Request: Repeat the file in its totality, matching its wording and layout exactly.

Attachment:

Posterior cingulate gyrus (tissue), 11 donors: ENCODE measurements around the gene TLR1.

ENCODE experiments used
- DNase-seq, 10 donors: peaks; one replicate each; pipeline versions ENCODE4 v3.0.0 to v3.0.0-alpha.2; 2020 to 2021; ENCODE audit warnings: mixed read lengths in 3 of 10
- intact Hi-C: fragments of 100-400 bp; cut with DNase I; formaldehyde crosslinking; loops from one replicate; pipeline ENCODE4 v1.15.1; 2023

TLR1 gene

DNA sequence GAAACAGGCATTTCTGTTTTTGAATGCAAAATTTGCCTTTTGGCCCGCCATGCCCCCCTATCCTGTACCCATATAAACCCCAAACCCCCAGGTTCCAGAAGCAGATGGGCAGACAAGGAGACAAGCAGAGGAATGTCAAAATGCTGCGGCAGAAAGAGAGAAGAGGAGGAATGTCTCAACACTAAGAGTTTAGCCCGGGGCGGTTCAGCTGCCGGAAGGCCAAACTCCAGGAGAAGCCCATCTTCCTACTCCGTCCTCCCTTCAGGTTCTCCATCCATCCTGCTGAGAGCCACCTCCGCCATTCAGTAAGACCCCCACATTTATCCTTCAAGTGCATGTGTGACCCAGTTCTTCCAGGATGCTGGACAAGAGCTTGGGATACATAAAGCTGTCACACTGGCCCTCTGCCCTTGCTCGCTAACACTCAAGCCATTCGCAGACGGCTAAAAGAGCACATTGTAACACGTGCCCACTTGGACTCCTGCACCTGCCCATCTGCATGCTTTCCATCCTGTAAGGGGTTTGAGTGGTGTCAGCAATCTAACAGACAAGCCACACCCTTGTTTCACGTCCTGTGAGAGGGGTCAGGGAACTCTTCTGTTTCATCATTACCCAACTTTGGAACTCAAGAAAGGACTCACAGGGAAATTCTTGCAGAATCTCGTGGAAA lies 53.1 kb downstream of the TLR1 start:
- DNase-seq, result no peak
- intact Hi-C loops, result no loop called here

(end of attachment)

Posterior cingulate gyrus (tissue), 11 donors: ENCODE measurements around the gene TLR1.

ENCODE experiments used
- DNase-seq, 10 donors: peaks; one replicate each; pipeline versions ENCODE4 v3.0.0 to v3.0.0-alpha.2; 2020 to 2021; ENCODE audit warnings: mixed read lengths in 3 of 10
- intact Hi-C: fragments of 100-400 bp; cut with DNase I; formaldehyde crosslinking; loops from one replicate; pipeline ENCODE4 v1.15.1; 2023

TLR1 gene

DNA sequence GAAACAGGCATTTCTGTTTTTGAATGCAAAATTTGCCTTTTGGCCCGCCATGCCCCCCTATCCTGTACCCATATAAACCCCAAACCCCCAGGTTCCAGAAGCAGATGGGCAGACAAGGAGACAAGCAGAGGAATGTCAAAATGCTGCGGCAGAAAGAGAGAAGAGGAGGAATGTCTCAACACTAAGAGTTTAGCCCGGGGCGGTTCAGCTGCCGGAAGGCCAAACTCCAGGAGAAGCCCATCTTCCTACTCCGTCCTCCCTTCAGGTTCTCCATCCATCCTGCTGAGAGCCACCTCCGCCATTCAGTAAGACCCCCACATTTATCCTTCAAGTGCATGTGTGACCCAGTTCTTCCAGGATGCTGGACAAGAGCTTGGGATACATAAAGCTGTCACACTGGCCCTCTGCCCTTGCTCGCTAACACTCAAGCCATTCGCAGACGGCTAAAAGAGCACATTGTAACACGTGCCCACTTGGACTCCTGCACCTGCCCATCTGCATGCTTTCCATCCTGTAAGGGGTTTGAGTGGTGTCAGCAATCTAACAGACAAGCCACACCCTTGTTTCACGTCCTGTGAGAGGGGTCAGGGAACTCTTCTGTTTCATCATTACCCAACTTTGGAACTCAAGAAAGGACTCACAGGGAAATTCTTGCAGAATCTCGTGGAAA lies 53.1 kb downstream of the TLR1 start:
- DNase-seq, result no peak
- intact Hi-C loops, result no loop called here